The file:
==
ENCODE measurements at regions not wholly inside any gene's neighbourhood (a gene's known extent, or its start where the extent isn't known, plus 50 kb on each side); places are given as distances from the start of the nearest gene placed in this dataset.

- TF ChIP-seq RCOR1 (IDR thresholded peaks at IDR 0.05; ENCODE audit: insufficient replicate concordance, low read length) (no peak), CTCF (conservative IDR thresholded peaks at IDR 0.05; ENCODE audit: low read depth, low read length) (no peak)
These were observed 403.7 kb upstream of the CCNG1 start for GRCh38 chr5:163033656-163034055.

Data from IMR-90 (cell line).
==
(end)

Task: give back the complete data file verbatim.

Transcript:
ENCODE measurements at regions not wholly inside any gene's neighbourhood (a gene's known extent, or its start where the extent isn't known, plus 50 kb on each side); places are given as distances from the start of the nearest gene placed in this dataset.

- TF ChIP-seq RCOR1 (IDR thresholded peaks at IDR 0.05; ENCODE audit: insufficient replicate concordance, low read length) (no peak), CTCF (conservative IDR thresholded peaks at IDR 0.05; ENCODE audit: low read depth, low read length) (no peak)
These were observed 403.7 kb upstream of the CCNG1 start for GRCh38 chr5:163033656-163034055.

Data from IMR-90 (cell line).